The Harrier was developed in England as a pack-hunter. Its primary prey was hare, so it had to be active, strong, tireless and reasonably fast. The breed is effectively a small Foxhound.
The long and bony build of the Harrier lends it a large look. Being a scenting pack hound, it runs perfectly with other dogs and hunts tirelessly on any kind of land for long periods. It has a hard and short coat. When the Harrier is excited, it has an alert expression, which changes into a gentle one while resting.
The harrier is a smaller version of the English foxhound, more suited for hunting hares. It has large bone for its size, and is slightly longer than tall. It is a scenting pack hound and should be capable of running with other dogs, scenting its quarry and hunting tirelessly over any terrain for long periods.
It has a gentle expression when relaxed and alert when aroused. The coat is short and hard.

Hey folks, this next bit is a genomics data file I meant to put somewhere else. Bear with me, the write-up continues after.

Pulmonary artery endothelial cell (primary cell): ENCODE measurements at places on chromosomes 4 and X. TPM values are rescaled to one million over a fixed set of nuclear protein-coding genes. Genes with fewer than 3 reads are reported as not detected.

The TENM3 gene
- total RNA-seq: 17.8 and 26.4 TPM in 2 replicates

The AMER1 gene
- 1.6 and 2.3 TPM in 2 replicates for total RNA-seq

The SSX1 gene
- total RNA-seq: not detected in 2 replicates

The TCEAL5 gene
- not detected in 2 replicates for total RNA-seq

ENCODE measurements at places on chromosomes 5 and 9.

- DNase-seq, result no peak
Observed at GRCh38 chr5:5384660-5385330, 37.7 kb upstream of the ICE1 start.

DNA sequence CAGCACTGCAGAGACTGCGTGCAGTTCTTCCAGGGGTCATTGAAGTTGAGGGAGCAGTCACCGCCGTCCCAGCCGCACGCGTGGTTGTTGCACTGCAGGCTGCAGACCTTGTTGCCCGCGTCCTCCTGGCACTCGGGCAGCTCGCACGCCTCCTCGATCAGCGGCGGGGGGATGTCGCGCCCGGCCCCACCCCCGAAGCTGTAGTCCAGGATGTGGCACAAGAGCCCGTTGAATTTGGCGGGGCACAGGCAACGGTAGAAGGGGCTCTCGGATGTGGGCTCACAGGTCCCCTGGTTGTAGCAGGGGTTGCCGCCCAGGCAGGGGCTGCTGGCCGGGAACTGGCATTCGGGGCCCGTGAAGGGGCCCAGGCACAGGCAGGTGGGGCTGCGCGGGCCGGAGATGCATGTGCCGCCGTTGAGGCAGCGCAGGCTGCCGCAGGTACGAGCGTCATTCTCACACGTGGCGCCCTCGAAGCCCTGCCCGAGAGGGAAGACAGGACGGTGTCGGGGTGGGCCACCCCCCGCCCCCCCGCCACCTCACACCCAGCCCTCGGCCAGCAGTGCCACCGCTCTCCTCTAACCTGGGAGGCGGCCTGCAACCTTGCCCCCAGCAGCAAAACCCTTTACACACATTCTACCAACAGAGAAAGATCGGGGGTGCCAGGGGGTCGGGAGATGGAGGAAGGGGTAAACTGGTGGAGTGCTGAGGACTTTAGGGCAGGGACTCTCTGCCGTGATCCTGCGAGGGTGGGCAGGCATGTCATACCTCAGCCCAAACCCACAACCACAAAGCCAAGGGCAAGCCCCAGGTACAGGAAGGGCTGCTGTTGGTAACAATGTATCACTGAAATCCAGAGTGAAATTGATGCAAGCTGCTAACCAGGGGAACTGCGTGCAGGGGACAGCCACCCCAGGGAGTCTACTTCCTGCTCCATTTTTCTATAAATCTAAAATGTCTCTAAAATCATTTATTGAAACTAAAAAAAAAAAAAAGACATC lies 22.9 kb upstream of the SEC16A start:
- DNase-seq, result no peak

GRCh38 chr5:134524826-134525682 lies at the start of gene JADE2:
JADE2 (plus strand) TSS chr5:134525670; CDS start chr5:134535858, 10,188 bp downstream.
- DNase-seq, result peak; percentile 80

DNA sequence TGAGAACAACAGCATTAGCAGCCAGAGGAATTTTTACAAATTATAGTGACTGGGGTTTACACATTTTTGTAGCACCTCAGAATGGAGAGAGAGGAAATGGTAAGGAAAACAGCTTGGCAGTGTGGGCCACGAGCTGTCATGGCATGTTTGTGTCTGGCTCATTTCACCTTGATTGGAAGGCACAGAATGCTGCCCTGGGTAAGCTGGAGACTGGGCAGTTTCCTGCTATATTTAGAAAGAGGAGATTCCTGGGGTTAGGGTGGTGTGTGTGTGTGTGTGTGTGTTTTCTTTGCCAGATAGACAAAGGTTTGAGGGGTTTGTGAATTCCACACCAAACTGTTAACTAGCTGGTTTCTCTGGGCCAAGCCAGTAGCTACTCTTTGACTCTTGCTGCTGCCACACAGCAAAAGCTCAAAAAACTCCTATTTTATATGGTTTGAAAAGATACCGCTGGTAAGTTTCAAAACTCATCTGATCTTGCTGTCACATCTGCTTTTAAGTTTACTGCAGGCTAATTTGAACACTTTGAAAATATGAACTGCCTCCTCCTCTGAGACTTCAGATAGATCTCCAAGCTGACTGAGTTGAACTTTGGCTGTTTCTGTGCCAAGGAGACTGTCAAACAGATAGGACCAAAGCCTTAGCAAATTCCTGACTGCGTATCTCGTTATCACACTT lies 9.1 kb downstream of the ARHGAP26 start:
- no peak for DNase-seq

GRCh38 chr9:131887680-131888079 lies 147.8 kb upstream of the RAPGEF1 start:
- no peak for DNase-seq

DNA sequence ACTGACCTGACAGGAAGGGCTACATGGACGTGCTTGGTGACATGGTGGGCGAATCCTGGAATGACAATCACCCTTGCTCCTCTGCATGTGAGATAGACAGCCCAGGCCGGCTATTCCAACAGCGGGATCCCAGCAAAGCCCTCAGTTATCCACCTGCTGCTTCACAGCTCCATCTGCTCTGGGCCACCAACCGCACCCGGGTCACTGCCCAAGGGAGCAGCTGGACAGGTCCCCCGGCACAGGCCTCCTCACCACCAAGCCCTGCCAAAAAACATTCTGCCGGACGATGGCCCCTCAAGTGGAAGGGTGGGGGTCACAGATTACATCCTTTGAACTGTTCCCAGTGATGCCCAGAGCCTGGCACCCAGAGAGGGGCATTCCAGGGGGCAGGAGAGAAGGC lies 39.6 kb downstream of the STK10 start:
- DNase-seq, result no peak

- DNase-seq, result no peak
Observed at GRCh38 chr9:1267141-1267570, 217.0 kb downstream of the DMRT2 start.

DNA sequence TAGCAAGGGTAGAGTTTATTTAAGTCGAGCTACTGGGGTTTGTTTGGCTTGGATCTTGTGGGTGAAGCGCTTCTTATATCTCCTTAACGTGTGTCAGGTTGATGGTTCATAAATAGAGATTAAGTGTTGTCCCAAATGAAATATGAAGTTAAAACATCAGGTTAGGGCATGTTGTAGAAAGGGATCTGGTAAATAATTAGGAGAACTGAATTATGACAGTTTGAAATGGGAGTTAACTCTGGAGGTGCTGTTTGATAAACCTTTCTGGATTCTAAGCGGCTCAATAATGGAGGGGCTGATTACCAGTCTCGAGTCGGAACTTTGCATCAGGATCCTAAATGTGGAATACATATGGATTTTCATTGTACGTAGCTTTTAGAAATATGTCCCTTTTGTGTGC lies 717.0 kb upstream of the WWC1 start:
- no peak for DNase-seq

The harrier is somewhat more playful and outgoing than the foxhound, but not as much as the beagle. It is amiable, tolerant and good with children. Its first love is for the hunt, and it loves to sniff and trail.
It needs daily exercise in a safe area. Most are reserved with strangers. It tends to bay.
This breed can stay outdoors in cold climates only if bedding and warm shelter is provided. Daily exercise is a must for the Harrier; it is also best if it is taken out for outdoor games, a jog, or a long walk.
The dog's coat, meanwhile, needs only the occasional brushing to remove dead hair.
As the breed is fond of company, it does not like to be left alone. Many Harriers are at their best when playing with other dogs.
The Harrier, which has an average lifespan of 12 to 14 years, is prone to problems like epilepsy and perianal fistula.
The major health issue affecting this breed is canine hip dysplasia (CHD).
Some think that the breed might have descended from St. Hubert and Talbot hounds, the Brachet or the French Basset. It is guessed from this ancestry, that the Harrier was a dog that could track hare by its scent at such a pace that hunters could easily follow the dog on foot.